It was bound to happen: Oil goes up to $140-plus a barrel and the president calls for offshore drilling and opening up the Arctic National Wildlife Refuge, aka ANWR. Technology will prevent another Exxon Valdez disaster, he says, or a slick-bathed California shoreline.
Doesn’t that just sum up the Bush “energy policy” for two administrations — oh, hey, this should make my family, buddies, along with Uncle Dick, even richer.
Bush, of course, proposed it as relief for the national “pain at the pump” — and can we retire that played-out phrase? Geez, people, alliteration’s great, but please.
The Dems slapped him down right quick this time around — well, not SLAPPED, exactly, but gave him an indignant shove, anyway, and said forget it.
The media rolled out experts more quickly than I remember during the last go-round about ANWR. The wonks say you can drill off both coasts and in the wildlife sanctuary but it would be at least ten years before it would do anything to lower gas prices. If then.
Out here in California, where we prefer our sea life sans crude, Governor Arnold Schwarzenegger said no to offshore drilling.
That is because he is a great environmentalist, even though he flies a private jet back and forth from Sacramento to Los Angeles, where he lives with his family, but he does buy carbon off-sets so his footprint is, you know, smaller.
To Schwarzenegger’s credit, he did make noise about the need to develop alternatives to fossil fuel as the only way to get us out of all this.
Anyway, U.S. Sen. Dianne Feinstein (D-Calif.) pushed back against the administration on offshore drilling as well, so seems lifting the moratorium won’t happen right now.
But it’s not only on the coast. In Los Angeles, oil drilling is a backyard issue. A local group recently framed it for what it is — a health issue.
There’s methane seepage, low level toxic fumes, along with the runny eyes, nausea and allergic reactions, and potential increased cancer risks that residents suffer.
We joke in California that the Bushies would love to knock down regulation so companies could stick an oil well in our front yards. But no joke and what do you know — a Houston-based oil company has proposed an expansion of drilling in a heavily populated area of Los Angeles.
The Community Health Councils, a non-profit established in 1992 in response to dwindling health-care resources and to do community-based advocacy and policy work, has been leading the charge in response.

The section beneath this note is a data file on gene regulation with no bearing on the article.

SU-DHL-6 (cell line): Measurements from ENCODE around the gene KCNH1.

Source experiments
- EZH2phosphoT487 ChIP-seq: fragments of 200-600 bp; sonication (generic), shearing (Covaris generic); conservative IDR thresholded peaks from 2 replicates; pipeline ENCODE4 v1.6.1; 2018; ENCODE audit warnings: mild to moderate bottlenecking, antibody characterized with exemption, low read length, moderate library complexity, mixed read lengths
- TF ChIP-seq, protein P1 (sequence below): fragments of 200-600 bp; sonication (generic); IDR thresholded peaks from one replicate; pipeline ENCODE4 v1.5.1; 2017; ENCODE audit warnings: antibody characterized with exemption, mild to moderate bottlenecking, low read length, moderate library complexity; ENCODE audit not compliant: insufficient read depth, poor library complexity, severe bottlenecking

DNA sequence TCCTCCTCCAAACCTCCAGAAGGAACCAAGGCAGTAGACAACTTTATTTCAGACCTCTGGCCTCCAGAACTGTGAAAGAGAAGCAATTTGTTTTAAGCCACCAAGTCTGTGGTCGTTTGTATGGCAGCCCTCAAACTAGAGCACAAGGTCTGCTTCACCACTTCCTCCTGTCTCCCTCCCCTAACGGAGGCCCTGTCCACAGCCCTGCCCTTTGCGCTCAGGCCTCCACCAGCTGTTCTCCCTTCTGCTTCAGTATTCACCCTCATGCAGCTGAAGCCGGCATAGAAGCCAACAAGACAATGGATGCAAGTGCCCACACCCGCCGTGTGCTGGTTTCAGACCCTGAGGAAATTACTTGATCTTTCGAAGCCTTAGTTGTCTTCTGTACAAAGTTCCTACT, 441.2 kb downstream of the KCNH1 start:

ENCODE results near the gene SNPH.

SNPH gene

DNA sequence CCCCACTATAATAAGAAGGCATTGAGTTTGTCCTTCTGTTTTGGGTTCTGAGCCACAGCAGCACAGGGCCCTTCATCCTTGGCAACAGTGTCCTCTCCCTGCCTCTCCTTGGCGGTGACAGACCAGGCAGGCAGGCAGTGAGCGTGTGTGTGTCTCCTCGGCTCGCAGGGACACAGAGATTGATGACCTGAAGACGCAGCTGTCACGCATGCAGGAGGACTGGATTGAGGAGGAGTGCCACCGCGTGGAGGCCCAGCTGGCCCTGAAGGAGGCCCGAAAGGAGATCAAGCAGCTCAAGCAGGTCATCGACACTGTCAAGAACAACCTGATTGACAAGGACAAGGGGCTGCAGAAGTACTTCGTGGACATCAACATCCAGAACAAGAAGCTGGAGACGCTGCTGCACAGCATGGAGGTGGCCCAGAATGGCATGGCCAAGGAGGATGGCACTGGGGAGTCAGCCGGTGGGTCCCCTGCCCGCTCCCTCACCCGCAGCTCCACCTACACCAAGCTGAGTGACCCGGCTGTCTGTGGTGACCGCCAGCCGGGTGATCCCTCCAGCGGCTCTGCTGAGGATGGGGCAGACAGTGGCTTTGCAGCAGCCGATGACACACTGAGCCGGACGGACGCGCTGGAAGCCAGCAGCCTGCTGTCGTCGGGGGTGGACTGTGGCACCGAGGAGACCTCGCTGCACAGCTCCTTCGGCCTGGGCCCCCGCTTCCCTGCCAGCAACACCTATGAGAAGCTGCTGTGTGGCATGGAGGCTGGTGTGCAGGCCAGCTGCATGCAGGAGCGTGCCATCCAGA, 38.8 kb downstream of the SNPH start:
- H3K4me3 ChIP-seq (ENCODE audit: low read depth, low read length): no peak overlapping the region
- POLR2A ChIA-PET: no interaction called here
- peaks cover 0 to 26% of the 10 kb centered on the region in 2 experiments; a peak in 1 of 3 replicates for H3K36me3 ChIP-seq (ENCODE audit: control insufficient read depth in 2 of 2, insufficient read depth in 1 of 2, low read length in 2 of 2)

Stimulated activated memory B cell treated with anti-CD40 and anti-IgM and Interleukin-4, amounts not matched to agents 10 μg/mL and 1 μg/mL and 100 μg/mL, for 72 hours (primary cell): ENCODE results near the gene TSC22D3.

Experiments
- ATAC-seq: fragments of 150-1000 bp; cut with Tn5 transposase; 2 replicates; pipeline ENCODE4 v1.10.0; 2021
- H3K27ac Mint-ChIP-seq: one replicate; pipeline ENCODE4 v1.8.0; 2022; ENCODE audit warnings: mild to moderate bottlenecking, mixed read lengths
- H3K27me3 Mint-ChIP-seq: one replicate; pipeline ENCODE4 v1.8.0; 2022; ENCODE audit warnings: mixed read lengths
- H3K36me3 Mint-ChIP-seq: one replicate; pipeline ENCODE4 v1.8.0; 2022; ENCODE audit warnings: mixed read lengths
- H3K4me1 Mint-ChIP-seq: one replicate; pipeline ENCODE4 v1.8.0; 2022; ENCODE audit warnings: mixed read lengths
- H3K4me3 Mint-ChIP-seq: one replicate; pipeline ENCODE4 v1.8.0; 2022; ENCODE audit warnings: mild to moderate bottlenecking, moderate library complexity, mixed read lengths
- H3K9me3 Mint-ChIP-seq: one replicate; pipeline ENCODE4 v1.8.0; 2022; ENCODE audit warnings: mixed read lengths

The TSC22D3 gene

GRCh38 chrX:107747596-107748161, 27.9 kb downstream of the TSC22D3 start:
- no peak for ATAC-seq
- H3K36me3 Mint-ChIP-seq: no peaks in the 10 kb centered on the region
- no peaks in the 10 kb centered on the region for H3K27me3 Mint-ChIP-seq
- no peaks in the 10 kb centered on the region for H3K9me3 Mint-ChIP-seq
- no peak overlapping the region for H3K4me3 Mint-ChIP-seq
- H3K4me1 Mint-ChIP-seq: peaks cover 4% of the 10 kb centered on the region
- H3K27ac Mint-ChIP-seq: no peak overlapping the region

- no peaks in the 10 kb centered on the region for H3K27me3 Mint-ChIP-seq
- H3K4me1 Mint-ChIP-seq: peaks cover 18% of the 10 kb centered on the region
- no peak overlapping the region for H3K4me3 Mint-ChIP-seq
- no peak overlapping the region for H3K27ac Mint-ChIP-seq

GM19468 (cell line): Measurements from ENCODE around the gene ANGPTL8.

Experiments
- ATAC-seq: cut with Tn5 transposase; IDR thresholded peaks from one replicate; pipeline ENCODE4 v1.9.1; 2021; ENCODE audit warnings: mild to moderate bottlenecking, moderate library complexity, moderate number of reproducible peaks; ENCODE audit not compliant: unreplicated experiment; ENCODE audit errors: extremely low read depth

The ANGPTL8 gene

If you drive from Los Angeles International Airport along Stocker and up over La Brea toward the Santa Monica Freeway that takes you downtown, you pass through hills with some 400 oil pumps spread over two square miles that look like outsize cooties bobbing their heads up and down, sipping from the ground.
That area abuts many neighborhoods, including residential tracts in the Baldwin Hills and Ladera Heights that for decades have attracted landed middle- and upper-middle-class African-American families.
With the price per-barrel of oil soaring, no wonder PXP, the Houston-based oil producer that operates the 400 wells, now wants to drill 1,000 new ones.
A local moratorium on drilling there, put in place after a gust of methane gas erupted over the area two years ago, expires on June 30.
PXP wants to more than double the number of existing wells and the residents rallied, with the Community Health Councils, with its bird’s eye-view analysis of public health, in the lead.
They are asking for an Environmental Impact Report and a Community Standards District that could allow local government to more closely monitor and regulate oil production within it. According news reports, PXP is non-committal about just how much they intend to cooperate with community requests.
Today The New York Times dinged Barack Obama for his close ties with ethanol producers — this after the weekend new shows focused on John McCain’s backing of offshore drilling vs. Obama’s call for alternative development.
And it’s true that ethanol production has some onerous costs all its own — the growing of corn for fuel rather than feeding people, for one.
The Los Angeles Times recently explored the human toll for workers in Brazil, which has expanded its stake in ethanol production.
All that’s to say: proceed with caution as we develop alternatives to fossil fuels.
But the fight in LA mirrors those in communities around the country with front-row seats on oil production.
The health impacts remind us: Proceed with caution, but proceed.